Jesus and Politics

There are two extremes to be avoided in politics.  The first, less common approach, is to change Jesus into a primarily political figure.  I played cricket in England with a communist who claimed that Jesus was a communist.  He said that when Jesus wanted to bring about change he formed a committee.  The second, more common, approach is to say that Jesus and therefore his followers had nothing to do with politics. These people see a divide between their provate lives of faith and their daily, public responsibilities. What do you think Jesus advocates?

Luke 20:20-26

 20 Keeping a close watch on him, they sent spies, who pretended to be sincere. They hoped to catch Jesus in something he said, so that they might hand him over to the power and authority of the governor. 21 So the spies questioned him: “Teacher, we know that you speak and teach what is right, and that you do not show partiality but teach the way of God in accordance with the truth. 22 Is it right for us to pay taxes to Caesar or not?”

 23 He saw through their duplicity and said to them, 24 “Show me a denarius. Whose image and inscription are on it?”

   “Caesar’s,” they replied.

 25 He said to them, “Then give back to Caesar what is Caesar’s, and to God what is God’s.”

 26 They were unable to trap him in what he had said there in public. And astonished by his answer, they became silent.


  1. What kind of people were sent to Jesus?
  2. What was the question that they asked Jesus?
  3. How was this a trap?
  4. How should Christians view taxes?
  5. How is a Christian’s faith related to public life?

About Plymothian

I teach at Moody Bible Institute in Chicago. My interests include education, biblical studies, and spiritual formation. I have been married to Kelli since 1998 and we have two children, Daryl and Amelia. For recreation I like to run, play soccer, play board games, read and travel.
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4 Responses to Jesus and Politics

  1. joshua says:

    Jesus was a communist 🙂

    After he left, everyone shared all things in common and no one was in need of anything… stinking Marxist.

    Though, I would suggest he was a voluntary communist, not so much a government sanctioned communist…

    You know the old capitalist slogan, “Jesus said, ‘Buy more stuff!'”

    By the way, Peter, would you rather me not pop by your blog and stir up stuff?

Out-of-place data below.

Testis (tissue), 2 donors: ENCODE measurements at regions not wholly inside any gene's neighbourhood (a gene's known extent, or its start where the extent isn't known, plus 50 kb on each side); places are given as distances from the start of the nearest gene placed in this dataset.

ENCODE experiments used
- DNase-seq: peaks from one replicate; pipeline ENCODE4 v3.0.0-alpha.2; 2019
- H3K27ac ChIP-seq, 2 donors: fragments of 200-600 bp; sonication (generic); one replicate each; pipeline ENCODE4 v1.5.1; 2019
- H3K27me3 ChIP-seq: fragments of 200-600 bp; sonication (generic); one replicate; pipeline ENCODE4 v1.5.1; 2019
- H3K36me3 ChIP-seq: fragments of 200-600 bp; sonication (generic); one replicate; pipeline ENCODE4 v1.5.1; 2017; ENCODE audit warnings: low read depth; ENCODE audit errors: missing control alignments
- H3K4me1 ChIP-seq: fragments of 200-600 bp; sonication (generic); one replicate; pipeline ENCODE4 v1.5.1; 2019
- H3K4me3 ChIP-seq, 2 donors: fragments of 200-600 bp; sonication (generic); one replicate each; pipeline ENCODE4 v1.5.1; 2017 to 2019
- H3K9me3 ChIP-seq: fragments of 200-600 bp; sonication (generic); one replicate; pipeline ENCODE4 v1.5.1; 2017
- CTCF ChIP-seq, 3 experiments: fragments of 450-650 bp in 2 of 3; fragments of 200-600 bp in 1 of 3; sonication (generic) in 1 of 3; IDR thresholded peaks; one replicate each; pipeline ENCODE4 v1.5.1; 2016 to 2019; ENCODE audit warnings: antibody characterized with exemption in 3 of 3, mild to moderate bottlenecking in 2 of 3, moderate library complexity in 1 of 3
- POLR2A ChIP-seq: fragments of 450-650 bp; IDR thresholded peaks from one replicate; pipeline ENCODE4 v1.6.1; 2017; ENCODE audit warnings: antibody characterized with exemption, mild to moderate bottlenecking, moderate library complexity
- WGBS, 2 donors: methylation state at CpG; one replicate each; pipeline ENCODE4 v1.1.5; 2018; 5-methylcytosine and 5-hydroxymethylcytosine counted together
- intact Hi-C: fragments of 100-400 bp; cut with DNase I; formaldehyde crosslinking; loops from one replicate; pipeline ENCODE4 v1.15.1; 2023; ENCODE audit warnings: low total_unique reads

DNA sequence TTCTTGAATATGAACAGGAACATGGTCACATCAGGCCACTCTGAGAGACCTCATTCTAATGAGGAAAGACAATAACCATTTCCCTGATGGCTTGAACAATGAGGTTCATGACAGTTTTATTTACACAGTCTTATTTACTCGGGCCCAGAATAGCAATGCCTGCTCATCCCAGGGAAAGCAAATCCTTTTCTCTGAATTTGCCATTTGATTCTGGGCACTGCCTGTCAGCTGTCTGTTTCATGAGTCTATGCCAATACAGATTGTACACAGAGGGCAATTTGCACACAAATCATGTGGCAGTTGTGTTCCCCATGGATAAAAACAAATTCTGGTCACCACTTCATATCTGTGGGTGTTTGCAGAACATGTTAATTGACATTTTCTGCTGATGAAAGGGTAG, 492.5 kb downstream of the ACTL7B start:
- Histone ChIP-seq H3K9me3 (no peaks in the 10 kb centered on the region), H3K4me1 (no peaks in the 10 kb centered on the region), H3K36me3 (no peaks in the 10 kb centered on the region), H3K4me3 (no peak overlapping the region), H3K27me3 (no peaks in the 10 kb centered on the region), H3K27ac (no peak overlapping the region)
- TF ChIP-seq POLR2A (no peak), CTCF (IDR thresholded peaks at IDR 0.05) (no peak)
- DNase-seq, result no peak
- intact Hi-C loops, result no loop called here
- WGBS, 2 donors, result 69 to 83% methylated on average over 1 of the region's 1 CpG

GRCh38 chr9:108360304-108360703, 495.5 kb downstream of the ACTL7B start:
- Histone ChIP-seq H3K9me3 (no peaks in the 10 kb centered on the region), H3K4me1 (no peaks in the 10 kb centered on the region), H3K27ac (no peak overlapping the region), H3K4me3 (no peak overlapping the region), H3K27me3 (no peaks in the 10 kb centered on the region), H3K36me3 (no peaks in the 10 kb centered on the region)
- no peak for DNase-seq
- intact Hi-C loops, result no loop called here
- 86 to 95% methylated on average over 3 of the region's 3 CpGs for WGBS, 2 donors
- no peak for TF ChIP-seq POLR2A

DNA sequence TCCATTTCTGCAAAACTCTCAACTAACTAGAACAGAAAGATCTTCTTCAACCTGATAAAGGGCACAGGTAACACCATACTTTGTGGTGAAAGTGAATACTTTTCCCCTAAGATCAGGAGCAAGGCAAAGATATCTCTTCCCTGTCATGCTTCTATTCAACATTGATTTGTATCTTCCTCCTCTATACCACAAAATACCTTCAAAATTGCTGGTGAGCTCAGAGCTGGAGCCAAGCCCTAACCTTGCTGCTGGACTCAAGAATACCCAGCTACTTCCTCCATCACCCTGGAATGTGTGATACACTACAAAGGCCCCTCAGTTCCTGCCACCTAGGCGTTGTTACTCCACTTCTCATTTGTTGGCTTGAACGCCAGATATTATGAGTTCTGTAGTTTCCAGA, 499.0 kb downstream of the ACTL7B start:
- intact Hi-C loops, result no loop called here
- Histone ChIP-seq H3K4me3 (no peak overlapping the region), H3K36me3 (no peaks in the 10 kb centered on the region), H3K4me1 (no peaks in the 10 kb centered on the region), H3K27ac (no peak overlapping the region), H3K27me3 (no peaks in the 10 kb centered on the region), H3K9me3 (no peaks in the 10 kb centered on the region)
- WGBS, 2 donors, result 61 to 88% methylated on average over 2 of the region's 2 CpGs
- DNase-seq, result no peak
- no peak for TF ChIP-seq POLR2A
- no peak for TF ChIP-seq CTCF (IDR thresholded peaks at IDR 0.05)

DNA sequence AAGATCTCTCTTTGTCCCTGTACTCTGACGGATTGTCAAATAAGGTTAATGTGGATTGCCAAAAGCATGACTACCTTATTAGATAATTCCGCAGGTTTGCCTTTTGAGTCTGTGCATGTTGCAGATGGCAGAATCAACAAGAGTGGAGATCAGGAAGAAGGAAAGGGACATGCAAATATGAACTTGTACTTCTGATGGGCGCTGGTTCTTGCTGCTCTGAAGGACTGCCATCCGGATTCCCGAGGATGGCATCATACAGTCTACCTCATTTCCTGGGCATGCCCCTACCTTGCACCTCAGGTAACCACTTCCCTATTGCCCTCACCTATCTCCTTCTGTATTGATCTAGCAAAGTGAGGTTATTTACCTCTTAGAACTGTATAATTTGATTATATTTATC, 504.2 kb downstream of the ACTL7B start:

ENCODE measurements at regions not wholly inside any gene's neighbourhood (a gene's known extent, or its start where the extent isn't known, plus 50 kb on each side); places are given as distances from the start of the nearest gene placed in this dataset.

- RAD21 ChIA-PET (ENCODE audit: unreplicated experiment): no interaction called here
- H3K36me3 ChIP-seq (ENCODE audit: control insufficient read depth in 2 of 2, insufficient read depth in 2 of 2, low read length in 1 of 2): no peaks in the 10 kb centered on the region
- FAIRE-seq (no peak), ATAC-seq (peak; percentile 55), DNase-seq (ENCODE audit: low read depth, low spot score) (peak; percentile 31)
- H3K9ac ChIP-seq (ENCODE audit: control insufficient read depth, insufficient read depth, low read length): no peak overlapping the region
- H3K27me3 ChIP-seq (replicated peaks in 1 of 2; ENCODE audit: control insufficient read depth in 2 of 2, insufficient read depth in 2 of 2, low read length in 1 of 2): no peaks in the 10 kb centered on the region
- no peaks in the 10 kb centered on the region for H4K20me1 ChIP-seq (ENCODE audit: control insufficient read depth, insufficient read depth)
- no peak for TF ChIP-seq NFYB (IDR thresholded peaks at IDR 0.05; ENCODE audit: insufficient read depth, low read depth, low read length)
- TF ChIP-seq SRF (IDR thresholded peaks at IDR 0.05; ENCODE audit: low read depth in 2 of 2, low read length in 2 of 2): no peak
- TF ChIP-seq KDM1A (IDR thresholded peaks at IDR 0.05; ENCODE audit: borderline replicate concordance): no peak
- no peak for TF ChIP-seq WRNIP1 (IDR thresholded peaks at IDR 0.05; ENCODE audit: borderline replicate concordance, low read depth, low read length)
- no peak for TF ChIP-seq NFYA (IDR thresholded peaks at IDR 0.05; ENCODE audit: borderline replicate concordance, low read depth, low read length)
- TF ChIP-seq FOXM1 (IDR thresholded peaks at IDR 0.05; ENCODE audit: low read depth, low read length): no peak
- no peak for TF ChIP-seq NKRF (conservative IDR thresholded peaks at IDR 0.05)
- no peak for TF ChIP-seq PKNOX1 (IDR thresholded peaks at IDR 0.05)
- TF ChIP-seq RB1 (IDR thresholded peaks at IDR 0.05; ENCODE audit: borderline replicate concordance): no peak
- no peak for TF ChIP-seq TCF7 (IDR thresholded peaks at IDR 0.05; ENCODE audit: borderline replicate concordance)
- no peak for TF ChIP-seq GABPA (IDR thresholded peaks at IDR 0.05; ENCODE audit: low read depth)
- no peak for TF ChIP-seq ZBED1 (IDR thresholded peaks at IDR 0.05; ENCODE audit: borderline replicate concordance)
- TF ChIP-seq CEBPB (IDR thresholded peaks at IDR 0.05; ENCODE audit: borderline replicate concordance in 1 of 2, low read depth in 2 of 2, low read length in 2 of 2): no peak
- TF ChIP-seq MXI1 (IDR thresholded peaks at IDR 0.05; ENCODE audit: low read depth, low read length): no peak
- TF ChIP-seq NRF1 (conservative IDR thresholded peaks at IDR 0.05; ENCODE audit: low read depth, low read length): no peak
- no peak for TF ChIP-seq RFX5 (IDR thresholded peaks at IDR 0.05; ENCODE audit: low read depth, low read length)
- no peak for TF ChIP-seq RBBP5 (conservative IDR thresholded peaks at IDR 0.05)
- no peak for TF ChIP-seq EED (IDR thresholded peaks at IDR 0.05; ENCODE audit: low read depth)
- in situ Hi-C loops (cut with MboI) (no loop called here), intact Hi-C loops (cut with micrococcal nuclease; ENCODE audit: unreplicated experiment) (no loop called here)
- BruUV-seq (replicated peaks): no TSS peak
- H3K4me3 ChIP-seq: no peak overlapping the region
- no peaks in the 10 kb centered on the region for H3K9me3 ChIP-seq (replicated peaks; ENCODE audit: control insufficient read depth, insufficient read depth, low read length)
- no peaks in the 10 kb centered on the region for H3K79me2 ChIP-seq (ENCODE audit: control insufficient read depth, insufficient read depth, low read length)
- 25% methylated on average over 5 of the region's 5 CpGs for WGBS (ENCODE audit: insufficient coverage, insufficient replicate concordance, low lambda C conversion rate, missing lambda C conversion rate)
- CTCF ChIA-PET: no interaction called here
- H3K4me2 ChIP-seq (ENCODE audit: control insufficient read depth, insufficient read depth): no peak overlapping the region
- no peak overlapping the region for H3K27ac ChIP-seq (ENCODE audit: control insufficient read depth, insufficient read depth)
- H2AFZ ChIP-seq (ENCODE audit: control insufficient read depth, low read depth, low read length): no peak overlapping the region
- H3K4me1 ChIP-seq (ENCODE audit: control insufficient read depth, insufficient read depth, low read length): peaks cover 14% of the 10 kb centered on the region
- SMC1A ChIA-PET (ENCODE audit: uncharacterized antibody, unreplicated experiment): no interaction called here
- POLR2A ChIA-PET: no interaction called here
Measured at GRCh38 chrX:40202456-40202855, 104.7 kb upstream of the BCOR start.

I miss getting to bicker with you in person. It is still largely your fault that I enjoy championship manager (play the 2010 edition on my iPhone).

    • Plymothian says:

      I think that we build a system of economics from Christian ethics and we call it Christonomics or something. I think, much to the horror of many North Americans, it would include a lot of elements of socialism. For example, I do think that government structures are responsible for their poor. Not everyone who can’t eat won’t work. I also see the elements of voluntary communism that you state. However, I really don’t think that voluntary communism is actually communism. On the other side, I do not think that a system driven by greed (capitalism) can be welcomed into the fold and sanctioned as Jesus’ own economics. I think that principles like private property, and freedom of trade are acceptable and I have read some make biblical cases for them. However, some of those cases observe the narrative of scripture and then make doctrine from what might just be commentary on systems that are not advocated.

      I relish your posts on this site. My students look over it periodically and the idea is to get them to think. I do not find your interaction annoying in the slightest. I am wondering who you are managing on Championship Manager, though.


  2. Jeff Knoll says:

    I think that if Jesus ruled all our hearts we would not need government. Until then we need to follow the conscience given us by the Lord.

    • Plymothian says:

      This is what I think Jacques Ellul might think. However, isn’t Jesus’ rule in our hearts government? I find that I meet a lot of Christians in North America who want to remove government but then want the church to administrate. Of course, in that model the church becomes the government and then the seperation of church and state becomes much more difficult without segregating society. Would we then allow a society to cease paying taxes to pay for healthcare and education as long as they donated it to a religious society. You would have government hospitals, Christian hospitals, Muslim hospitals and potentially Satanist Hospitals 🙂 Also there would need to be much debate on a number of issues. When is private money government money? For example,if government money can not be spent on a particular religion, can individuals withhold taxes, and donate their private money which was potentially government money to schools and hospitals. If that is the case, isn’t the government then dictating where individuals must spend their money which (as the health care bill has highlighted) is against the economic clauses in the constitution? So you are left with a consumerist society that will have freedom to withhold their taxes and then have the freedom to spend their taxes as they see fit. I think they will spend it on themselves. This is fine for those who ARE sick of have kids of school age. They will invest in eduation. However, their investment will not cover the costs.

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